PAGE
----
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Subject specific vocabulary: Buddhism

The following subject specific vocabulary provides definitions of key terms used in our A-level Religious Studies 7062/2A specification. Your students should be familiar with and gain understanding of all these terms.

Aggregates, the Five

What a human being is made up of; the five categories affected by clinging. The five categories are; form, sensations, perceptions, impulses and consciousness.

Ahimsa

The Buddhist belief in no-force/non-violence, the aim to minimise harmful impact upon all living things.

Akusala

Actions which are considered to be unskilful, immoral, that will attract negative karma (eg greed, hate and violence).

Amaravati

A Theravadan Buddhist monastic tradition with its roots in the Thai Forest tradition.

Anatta

The Buddhist belief in ‘not self’, that there is no permanent self/soul or essence to a person.

Anicca

The Buddhist belief in impermanence, all things are in a constant state of flux and change.

Arhat

An enlightened person.

Avalokitesvara

The bodhisattva of compassion.

Bodhisattva

An enlightened being who dedicates themselves to achieving nirvana not for themselves but in order to help others to achieve it.

Buddha

‘The enlightened one’, the title used to refer to Siddhartha Gautama to indicate the impact of his enlightenment experience.

Devotion

The practice of commemoration of, and commitment to, the Buddha and his teachings.

Dukkha

Translated as suffering, a dissatisfactory state of all things.

Eightfold path

Also known as the Middle way, a way of life made up of 8 elements that all Buddhists should cultivate in life. A way of overcoming craving and ignorance.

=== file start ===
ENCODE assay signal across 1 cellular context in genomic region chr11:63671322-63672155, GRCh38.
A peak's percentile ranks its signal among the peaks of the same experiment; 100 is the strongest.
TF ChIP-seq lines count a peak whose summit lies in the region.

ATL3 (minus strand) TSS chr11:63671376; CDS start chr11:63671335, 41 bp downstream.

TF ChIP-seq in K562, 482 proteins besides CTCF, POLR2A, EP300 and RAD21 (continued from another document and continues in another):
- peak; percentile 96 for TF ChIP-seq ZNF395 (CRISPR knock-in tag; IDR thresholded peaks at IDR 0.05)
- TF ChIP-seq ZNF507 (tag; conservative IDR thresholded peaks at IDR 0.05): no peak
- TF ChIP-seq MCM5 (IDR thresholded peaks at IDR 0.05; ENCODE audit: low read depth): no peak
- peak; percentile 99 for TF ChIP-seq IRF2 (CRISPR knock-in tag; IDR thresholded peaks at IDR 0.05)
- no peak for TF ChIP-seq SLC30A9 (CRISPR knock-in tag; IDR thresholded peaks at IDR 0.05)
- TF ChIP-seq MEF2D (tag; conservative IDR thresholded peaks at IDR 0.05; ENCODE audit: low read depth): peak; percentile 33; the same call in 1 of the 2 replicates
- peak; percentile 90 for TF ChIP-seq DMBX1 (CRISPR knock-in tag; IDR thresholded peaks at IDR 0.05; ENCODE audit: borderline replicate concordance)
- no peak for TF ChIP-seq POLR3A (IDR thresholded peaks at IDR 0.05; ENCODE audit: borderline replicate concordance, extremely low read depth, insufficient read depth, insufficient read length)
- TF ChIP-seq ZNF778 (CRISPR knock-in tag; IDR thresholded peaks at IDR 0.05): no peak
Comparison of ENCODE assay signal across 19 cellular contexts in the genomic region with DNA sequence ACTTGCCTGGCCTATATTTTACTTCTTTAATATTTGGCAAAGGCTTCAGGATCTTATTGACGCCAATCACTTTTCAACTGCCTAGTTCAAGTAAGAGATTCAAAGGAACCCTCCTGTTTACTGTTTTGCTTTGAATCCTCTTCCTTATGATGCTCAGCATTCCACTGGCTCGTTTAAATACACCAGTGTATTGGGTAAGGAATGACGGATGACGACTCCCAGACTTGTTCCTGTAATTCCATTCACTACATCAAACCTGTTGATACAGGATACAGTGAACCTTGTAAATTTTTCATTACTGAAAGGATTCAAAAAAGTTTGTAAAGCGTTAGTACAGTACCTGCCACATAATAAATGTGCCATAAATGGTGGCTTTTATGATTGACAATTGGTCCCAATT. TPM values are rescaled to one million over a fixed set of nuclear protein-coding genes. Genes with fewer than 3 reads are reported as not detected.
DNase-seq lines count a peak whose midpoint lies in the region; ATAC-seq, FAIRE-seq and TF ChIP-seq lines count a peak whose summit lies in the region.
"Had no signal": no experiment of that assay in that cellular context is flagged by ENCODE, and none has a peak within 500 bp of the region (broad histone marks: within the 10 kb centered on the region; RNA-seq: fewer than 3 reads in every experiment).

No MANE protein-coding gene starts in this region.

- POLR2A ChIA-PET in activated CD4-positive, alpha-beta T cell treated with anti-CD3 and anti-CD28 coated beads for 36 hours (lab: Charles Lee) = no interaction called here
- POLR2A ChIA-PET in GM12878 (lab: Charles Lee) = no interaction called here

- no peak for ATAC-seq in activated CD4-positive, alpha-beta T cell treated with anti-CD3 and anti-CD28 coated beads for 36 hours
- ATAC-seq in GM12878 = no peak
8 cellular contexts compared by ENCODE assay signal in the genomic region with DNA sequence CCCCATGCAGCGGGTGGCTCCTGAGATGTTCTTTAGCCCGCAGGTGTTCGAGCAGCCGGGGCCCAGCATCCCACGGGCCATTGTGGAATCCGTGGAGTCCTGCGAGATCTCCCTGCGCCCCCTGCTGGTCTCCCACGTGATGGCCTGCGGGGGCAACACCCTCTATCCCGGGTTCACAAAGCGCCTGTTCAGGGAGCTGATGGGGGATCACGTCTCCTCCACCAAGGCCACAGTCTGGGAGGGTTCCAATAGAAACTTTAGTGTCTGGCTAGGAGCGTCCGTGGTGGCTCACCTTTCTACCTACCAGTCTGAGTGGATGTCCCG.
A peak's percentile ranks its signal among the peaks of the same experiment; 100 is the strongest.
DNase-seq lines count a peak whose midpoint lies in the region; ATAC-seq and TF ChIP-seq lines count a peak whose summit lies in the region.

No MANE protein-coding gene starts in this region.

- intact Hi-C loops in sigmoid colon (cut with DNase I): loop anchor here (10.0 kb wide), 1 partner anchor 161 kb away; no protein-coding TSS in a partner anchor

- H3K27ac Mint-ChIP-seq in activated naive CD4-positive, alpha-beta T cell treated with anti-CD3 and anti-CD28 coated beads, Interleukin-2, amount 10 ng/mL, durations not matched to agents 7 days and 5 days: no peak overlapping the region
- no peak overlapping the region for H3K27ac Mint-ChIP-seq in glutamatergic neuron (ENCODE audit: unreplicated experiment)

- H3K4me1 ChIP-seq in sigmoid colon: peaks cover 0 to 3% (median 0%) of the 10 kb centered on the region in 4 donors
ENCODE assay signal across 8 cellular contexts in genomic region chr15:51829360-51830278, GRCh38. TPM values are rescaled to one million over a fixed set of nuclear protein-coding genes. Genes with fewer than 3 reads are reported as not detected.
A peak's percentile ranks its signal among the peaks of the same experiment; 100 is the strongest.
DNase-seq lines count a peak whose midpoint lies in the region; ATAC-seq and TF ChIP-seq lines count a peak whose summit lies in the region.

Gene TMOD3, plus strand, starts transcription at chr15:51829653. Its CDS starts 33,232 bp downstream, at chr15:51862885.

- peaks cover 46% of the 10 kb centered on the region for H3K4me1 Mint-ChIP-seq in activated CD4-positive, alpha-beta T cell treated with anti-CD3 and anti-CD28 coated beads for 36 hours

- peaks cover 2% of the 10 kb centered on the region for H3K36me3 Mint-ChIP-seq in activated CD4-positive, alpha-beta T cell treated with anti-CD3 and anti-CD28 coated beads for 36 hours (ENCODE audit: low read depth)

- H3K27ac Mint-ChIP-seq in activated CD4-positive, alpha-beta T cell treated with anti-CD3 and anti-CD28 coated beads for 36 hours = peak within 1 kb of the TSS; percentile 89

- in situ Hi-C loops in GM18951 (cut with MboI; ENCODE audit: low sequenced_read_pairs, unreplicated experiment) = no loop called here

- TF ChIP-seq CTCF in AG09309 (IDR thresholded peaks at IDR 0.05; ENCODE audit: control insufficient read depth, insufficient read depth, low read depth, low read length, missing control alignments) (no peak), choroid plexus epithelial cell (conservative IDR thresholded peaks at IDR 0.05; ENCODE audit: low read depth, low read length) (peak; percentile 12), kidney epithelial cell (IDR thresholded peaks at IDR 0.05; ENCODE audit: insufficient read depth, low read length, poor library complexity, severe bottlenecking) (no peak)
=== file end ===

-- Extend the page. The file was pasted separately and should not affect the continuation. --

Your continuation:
Engaged Buddhism

A Buddhist movement which believes that Buddha’s teachings should be applied to situations of social and environmental justice.

Karma

Translated as action or deed. The law of cause and effect—all actions have consequences that will influence the future of the person.

Kusala

Actions which are considered to be skilful, moral and will attract good karma (eg kindness, love and alleviating suffering).

Mahayana Buddhism

‘The great vehicle’, is an overall term for the many varieties of Buddhism practised in Tibet, China, Japan, Vietnam and Korea. This form of Buddhism reflects the practical orientation of Buddhism as it moves throughout countries adapting practices.

Meditation

Deliberate training of the mind practised by Buddhist’s to purify the mind and work towards achieving enlightenment.

Merit Making

Performing actions which will result in good outcomes/results (eg showing kindness to someone, learning the Buddha’s teachings).

Nirvana

The state where all greed, hatred and delusion are ended. Extinguishment—an escape from Samsara.

Pali canon

The scriptures written in the language Pali. Known as the ‘three baskets’ covering the life and teachings of the Buddha and Buddhist philosophy.

Precepts, ‘The Five’

Five training rules followed by Theravadan Buddhists to cultivate the middle way (eg Ahimsa).

Perfections, ‘The Six’

Six guiding rules followed by Mahayanan Buddhists to cultivate the virtues needed to achieve enlightenment (eg generosity).

Sakyadhita Organisation

Translated as ‘daughters of the Buddha’ the organisation is an international association of Buddhist women working to improve the lives of Buddhist women in developing countries.

Samsara

The cycle of rebirths, the unenlightened cycle of life, ordinary existence.

Sangha

The community of Buddhist believers, often used to refer to the monastic community.

Secular Buddhism

A form of Buddhism which focusses on the practical elements of Buddha’s teaching and takes a rationalist approach to Buddhism.

Skilful means

The ability to know exactly what to do for the best in each situation. An enhanced ability to respond to the needs of others, even if that means breaking the rules or tradition.

Theravada Buddhism

‘The way of the Elders’, is a form of Buddhism followed mainly in Sri Lanka, Burma, Thailand, Laos and Cambodia. This form of Buddhism purports to maintain the tradition of the early Buddhist disciples.

Trikaya

Mahayanan belief in the three body doctrine of the Buddha. The human, glorious and absolute bodies; nirmanakaya, sambhogakaya and dharmakaya.

Triratna

Translated as the three jewels. The Triratna movement is an international movement committed to living a Buddhist life in the 21st century context.

Wat Phra Dharmakaya movement

A Thai temple which promotes the teachings of Buddha using modern methods and technology. One of the fastest growing temples in Thailand.